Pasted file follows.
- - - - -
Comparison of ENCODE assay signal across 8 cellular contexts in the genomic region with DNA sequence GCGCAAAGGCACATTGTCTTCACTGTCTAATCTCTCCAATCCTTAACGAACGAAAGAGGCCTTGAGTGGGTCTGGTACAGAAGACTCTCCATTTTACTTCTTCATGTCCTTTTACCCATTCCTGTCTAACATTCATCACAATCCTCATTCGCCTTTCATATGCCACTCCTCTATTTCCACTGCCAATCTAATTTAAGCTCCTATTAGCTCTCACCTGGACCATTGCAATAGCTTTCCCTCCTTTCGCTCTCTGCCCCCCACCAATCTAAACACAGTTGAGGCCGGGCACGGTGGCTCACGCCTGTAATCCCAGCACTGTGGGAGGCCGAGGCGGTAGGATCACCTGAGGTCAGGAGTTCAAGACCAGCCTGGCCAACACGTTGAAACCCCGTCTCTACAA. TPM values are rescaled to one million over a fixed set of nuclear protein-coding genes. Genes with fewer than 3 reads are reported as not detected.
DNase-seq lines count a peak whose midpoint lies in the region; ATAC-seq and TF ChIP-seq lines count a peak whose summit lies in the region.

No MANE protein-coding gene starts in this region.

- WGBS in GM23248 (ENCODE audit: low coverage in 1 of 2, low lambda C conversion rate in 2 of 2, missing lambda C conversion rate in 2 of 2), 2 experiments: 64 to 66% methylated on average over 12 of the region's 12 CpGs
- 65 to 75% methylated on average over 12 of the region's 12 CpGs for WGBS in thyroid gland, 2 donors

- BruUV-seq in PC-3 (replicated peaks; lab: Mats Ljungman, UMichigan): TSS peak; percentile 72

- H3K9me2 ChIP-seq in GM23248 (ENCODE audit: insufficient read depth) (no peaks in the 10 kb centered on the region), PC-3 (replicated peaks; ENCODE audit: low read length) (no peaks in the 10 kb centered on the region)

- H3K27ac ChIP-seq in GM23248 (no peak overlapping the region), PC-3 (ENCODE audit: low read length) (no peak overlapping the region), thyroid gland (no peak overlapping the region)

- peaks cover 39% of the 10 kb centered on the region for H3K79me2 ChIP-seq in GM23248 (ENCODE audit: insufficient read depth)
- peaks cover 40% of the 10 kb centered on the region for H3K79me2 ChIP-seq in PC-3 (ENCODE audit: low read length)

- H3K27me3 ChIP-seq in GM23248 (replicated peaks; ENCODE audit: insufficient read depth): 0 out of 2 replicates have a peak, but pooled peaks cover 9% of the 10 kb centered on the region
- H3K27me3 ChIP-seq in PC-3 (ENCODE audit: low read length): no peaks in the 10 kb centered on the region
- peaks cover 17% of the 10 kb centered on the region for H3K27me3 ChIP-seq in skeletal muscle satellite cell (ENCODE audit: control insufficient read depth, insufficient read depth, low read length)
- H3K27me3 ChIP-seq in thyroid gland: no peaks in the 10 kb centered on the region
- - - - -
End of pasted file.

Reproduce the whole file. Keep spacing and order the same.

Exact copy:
Comparison of ENCODE assay signal across 8 cellular contexts in the genomic region with DNA sequence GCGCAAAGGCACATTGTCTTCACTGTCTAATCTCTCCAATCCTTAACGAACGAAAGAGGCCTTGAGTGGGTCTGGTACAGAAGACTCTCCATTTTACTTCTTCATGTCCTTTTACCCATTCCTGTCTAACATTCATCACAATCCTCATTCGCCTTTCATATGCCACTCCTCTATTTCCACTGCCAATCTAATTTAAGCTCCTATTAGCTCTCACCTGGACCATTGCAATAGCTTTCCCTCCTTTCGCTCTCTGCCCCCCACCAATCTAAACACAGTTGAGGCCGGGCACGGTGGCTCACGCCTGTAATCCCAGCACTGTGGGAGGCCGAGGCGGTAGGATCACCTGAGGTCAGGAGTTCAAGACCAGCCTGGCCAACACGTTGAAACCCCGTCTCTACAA. TPM values are rescaled to one million over a fixed set of nuclear protein-coding genes. Genes with fewer than 3 reads are reported as not detected.
DNase-seq lines count a peak whose midpoint lies in the region; ATAC-seq and TF ChIP-seq lines count a peak whose summit lies in the region.

No MANE protein-coding gene starts in this region.

- WGBS in GM23248 (ENCODE audit: low coverage in 1 of 2, low lambda C conversion rate in 2 of 2, missing lambda C conversion rate in 2 of 2), 2 experiments: 64 to 66% methylated on average over 12 of the region's 12 CpGs
- 65 to 75% methylated on average over 12 of the region's 12 CpGs for WGBS in thyroid gland, 2 donors

- BruUV-seq in PC-3 (replicated peaks; lab: Mats Ljungman, UMichigan): TSS peak; percentile 72

- H3K9me2 ChIP-seq in GM23248 (ENCODE audit: insufficient read depth) (no peaks in the 10 kb centered on the region), PC-3 (replicated peaks; ENCODE audit: low read length) (no peaks in the 10 kb centered on the region)

- H3K27ac ChIP-seq in GM23248 (no peak overlapping the region), PC-3 (ENCODE audit: low read length) (no peak overlapping the region), thyroid gland (no peak overlapping the region)

- peaks cover 39% of the 10 kb centered on the region for H3K79me2 ChIP-seq in GM23248 (ENCODE audit: insufficient read depth)
- peaks cover 40% of the 10 kb centered on the region for H3K79me2 ChIP-seq in PC-3 (ENCODE audit: low read length)

- H3K27me3 ChIP-seq in GM23248 (replicated peaks; ENCODE audit: insufficient read depth): 0 out of 2 replicates have a peak, but pooled peaks cover 9% of the 10 kb centered on the region
- H3K27me3 ChIP-seq in PC-3 (ENCODE audit: low read length): no peaks in the 10 kb centered on the region
- peaks cover 17% of the 10 kb centered on the region for H3K27me3 ChIP-seq in skeletal muscle satellite cell (ENCODE audit: control insufficient read depth, insufficient read depth, low read length)
- H3K27me3 ChIP-seq in thyroid gland: no peaks in the 10 kb centered on the region